Featured COVID Headlines
If Americans decide too soon that it is over, it could paradoxically drag on even longer. Twenty-seven months into the covid-19 pandemic, our defenses against the coronavirus seem at once stronger and more penetrable than ever. A growing majority of the U.S. population now has some immunity to sars-CoV-2, the virus that causes covid-19, whether from vaccination, past infection, or both. However, staggeringly infectious members of the Omicron family have demonstrated an ability to evade some of those protections. Since April, they have led to a quadrupling of daily coronavirus cases; the U.S. has been reporting more than a hundred thousand a day, but, because widely used at-home tests don’t show up in official tallies, the true number could be five or even ten times higher.
Even though health care-associated rhinovirus infections incidences were reduced, they were still reported during the COVID-19 pandemic, despite amplified infection control and prevention practices according to a recent study, “Dodging the Bundle: Persistent Healthcare-Associated Rhinovirus Infection Throughout the Pandemic” in the American Journal of Infection Control (AJIC). The investigators reviewed medical records and applied the National Health Safety Network (NHSN) surveillance criteria for upper respiratory infections (URIs) with pre-determined incubation periods for unit attribution.
Emerging Infectious Disease Headlines
Smallpox Vaccine Enters Wider Production Amid Monkeypox Outbreak – WSJ
The sudden appearance of monkeypox in 13 countries on four continents has jolted the public health community into action. A much milder cousin of smallpox that sporadically causes small outbreaks in Africa, monkeypox is thought to spread slowly and is unlikely to be a pandemic in the making. But scientists worry about the spread among men who have sex with men (MSM), who make up a disproportionate number of the cases so far. The outbreak is a strange and unsettling return to the spotlight for poxviruses, a largely forgotten threat since the World Health Organization (WHO) declared smallpox eradicated in 1980.
While the potential of increased transmissibility is being sorted, here’s what we know for sure. Researchers are keeping a close eye on what appears to be a rapidly developing global outbreak of monkeypox virus. This isn’t like previous encounters with the virus. The widespread nature of the outbreak and evidence of frequent human-to-human transmission has researchers questioning whether the virus has changed to become more transmissible.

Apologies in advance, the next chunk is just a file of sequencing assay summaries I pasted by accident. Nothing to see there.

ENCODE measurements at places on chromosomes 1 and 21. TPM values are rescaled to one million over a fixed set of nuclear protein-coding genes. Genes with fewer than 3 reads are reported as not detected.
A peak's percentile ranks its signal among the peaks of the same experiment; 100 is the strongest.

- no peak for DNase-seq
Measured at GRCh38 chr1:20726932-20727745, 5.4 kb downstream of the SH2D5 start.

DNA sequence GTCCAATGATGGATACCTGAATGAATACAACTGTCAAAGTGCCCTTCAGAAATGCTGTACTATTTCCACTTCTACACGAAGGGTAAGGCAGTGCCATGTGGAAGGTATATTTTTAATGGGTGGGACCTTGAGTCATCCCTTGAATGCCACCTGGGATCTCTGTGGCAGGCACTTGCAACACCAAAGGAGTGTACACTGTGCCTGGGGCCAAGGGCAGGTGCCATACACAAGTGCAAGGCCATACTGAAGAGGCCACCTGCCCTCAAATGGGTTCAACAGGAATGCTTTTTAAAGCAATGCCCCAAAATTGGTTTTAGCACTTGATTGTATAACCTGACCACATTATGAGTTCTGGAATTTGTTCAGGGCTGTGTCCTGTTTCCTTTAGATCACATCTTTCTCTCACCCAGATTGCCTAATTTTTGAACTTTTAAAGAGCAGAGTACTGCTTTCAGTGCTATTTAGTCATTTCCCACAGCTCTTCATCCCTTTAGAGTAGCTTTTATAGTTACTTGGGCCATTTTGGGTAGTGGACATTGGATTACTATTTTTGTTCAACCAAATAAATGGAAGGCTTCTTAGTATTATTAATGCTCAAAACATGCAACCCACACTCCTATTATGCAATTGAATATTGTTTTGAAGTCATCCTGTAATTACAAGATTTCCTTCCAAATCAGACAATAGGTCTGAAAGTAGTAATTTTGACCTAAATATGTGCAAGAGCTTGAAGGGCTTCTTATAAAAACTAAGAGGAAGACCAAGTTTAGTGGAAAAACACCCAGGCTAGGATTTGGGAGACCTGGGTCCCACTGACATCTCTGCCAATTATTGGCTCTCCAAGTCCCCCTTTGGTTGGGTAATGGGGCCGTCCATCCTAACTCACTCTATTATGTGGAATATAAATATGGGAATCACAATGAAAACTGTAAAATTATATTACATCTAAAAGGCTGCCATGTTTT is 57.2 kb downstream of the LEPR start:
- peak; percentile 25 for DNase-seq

While more infections are likely in the U.S., health officials said Monday there is no evidence that the virus is spreading widely in the country.
The United States has stockpiled millions of doses of two smallpox vaccines, also effective against monkeypox. But the outbreaks so far are clustered in other countries.
More than 70 confirmed monkeypox cases have been identified in Europe as of Friday, with more suspected, according to researchers tracking the virus. The World Health Organization held an emergency meeting Friday to look into the spread of the virus beyond the areas of Africa, where it is typically seen.
Israel confirmed its first case of monkeypox on Saturday, joining several European and North American countries in detecting the disease endemic to parts of Africa.
About 180 children have been affected over the past seven months, the Centers for Disease Control and Prevention says. In Mexico, the first child death from hepatitis has also been reported. NBC News notes there currently is still no conclusive proof linking the mystery outbreak to adenovirus.
Health officials remain perplexed by mysterious cases of severe liver damage in hundreds of young children around the world. The best available evidence points to a fairly common stomach bug that isn’t known to cause liver problems in otherwise healthy kids. That virus was detected in the blood of stricken children but — oddly — it has not been found in their diseased livers.
Several clusters and individual cases of acute hepatitis have been reported in the US, Europe and recently in Asia and Central America since October 2021. A laboratory investigation of the common viral hepatitis agents (HAV, HBV, HCV, HDV and HEV) yielded negative results prompting the use of the term “acute non HepA-E hepatitis” to describe this condition. The cases were characterized by the manifestations of acute hepatitis (abdominal pain, vomiting, diarrhea, jaundice and very high levels of liver enzymes) affecting children with a median age of 3–4 years. The exact underlying etiology has not been revealed yet; however, a leading hypothesis is that an infectious agent is the culprit, underlying cause or a risk factor for acute non HepA-E hepatitis occurrence. So far, laboratory testing has shown the presence of the group F human adenovirus serotype 41 (HAdV-F41) in about three-fourths of the investigated cases. As of 13 May 2022, more than 450 cases were reported worldwide, the majority of which were in the UK (n = 176), the US (n = 109), 13 European countries (at least 103 cases) and in Argentina, Brazil, Canada, Costa Rica, Indonesia, Israel, Japan, Palestine, Panama, Singapore and South Korea. Vigilant surveillance and epidemiologic investigations to identify further cases are warranted to delineate the features of this emergent public health issue. The possible role of environmental and toxic agents including foodborne toxins should also be considered. Specific guidelines for identification of further cases are necessary, particularly in low-income settings where testing for adenoviruses is not considered routinely. A genetic analysis of HAdV-F41 isolates is recommended to assess the potential changes in the virus genome with subsequent possible altered virus behavior. Immunopathogenesis is another possibility that should be evaluated considering the lack of viral structures in liver biopsies of the affected children in the US.
COVID Vaccine Headlines